0:06:11 – Let’s talk about the vacancy spot per month. You’ve got zero in there at the moment. What kind of costs could I incur during a vacancy and what should a sensible estimate be for that?

0:06:24 – Well, depending on the management company, there are some management companies that charge a vacancy fee, right, of $25 a month. So if you’re with that particular company, then you may want to calculate the $25 a month vacancy fee isn’t that it’s going to generate full rent for you during the vacancy, but you put it aside because when you’re calculating your RRI, if you’re only calculating it out over nine months or eight months instead of a full 12 months, then you can add to, you want to adjust your numbers accordingly. I have zero in there because I’m going on the assumption that you’re buying a home with a 12-month tenant under a lease, that you’re not going to evict, you’re going to get full 12 months worth of cash flow. And on the basis of that, I’ll leave that at zero. But some investors want to do that. They want to put in 25 bucks a month for vacancy. They really like to pinpoint in on what their true ROI is. But if I could buy this house and have a 10.54% net return on investment, that’s outstanding. But here’s where people get tangled up. Well, yeah, but my payment is $700 a month. So that takes me down to $300 a month or $375 a month. I understand that. And this is where a lot of these young investors are screwing up. They look at that and be like, $300 a month, that’s not worth the hassle. Because you’re taking bank money and putting it into your investment, and then you’re taking income out of that investment and paying back the bank. Where is your money at in this scenario? Zero. You don’t have anything invested. It’s the bank’s money invested, so you cannot calculate your return based on the bank’s money. So please stop doing that. And if you do it the right way, then this investment strategy makes absolute sense and it works all day long. The problem we have is we have the U.S. and clowns as our previous guest Joffrey mentioned in California in one particular place, in Nevada he mentioned, where they’re preaching this scenario and giving false numbers to these people and trying to make them think you’re going to get rich buying rental real estate. No, you’re not. You can get asset wealth. You can retire early one day. You can be like Daniel Tabish and have a ton of income coming in and 40 properties paid for if you start early enough and you manage your projects right. So I’m going to put this sheet on our site and go on there free of charge. Click on it, use it, calculate it, download it to your own computer if you want to. I don’t care. But please try to make some common sense decisions when calling an agent here in Memphis when you want to invest and understand what your true investment is, what your true return is. Because you can’t call me and say, well it’s not worth it for 300 bucks a month. Okay, well then don’t invest. Go back to working at Taco Bell or whatever it is you used to do before. If you want to invest, this is reality. Unless you’ve got $100,000 to spend on a house, you need to borrow money from the bank. If you’re going to borrow money from the bank, calculate your rate of return properly.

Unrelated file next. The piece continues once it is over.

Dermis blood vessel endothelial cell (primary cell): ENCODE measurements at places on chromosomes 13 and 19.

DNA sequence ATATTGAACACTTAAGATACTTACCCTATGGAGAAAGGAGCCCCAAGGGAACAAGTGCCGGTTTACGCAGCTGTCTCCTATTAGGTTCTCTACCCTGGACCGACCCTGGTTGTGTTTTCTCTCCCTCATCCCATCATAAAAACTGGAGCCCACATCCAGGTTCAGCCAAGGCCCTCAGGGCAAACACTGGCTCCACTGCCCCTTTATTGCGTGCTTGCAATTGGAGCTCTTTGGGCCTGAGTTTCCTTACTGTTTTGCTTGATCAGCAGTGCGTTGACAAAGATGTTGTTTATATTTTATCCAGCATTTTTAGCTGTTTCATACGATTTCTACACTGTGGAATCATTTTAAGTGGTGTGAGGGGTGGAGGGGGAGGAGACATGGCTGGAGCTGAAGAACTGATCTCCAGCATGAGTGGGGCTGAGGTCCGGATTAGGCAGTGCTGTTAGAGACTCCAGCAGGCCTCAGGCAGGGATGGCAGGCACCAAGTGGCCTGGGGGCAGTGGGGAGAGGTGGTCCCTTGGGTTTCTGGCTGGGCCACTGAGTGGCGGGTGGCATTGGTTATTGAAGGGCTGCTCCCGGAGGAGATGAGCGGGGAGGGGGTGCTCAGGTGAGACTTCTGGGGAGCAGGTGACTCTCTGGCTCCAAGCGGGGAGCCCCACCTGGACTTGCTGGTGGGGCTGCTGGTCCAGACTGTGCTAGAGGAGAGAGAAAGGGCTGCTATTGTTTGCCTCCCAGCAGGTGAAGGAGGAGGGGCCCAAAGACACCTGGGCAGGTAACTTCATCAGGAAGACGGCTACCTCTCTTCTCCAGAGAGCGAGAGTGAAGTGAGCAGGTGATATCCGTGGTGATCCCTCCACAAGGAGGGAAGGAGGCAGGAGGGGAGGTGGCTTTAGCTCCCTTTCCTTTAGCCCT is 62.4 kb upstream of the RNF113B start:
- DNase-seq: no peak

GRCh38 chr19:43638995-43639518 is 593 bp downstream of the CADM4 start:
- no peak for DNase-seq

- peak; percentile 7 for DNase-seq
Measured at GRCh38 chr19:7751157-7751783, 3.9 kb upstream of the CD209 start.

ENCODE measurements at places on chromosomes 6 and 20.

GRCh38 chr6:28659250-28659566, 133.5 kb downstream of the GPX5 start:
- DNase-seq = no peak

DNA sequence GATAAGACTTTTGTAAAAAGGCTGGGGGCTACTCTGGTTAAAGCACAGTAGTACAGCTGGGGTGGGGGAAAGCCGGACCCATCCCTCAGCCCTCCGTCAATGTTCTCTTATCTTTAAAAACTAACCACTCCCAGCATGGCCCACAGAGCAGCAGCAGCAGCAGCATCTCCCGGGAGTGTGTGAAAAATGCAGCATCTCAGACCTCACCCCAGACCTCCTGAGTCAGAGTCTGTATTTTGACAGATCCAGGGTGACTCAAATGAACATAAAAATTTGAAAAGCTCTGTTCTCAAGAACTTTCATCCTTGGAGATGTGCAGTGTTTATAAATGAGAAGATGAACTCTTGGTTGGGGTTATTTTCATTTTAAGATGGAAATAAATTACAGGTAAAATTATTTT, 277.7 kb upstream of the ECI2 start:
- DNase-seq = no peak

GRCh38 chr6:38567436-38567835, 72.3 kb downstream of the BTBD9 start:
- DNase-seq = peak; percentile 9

0:09:21 – You know, if you look at this ROI calculation sheet and you get confused, then call Brett, call Nick, call Jeff, call Jerry, and we can explain it to you on the phone.

0:09:35 – 901-692-7401, give us a call. Well, you shouldn’t get confused because all you do is you put in your purchase price, you’ve gone, you’ve had somebody look at the house and they tell you it’s going to be about $6,000 in minor repairs, get it rent ready, so you put that in there. It should rent for 12, 15 months, you put that in there and then guess what the sheet does? It does all the hard work for you. It calculates everything out for you. So it’s pretty easy to do. We would love for you to go to our website,, hit us with a question. We’ll be glad to respond to you directly. If we use it on the podcast and use it as a topic of discussion, I promise you we won’t use your name unless you give us the authority to do so. But we would love to hear from you. Or you can give me a call directly. Give us a call directly at 901-692-7401.

TN Association of Realtors Logo
Realtor Logo
Memphis Area Association of Realtors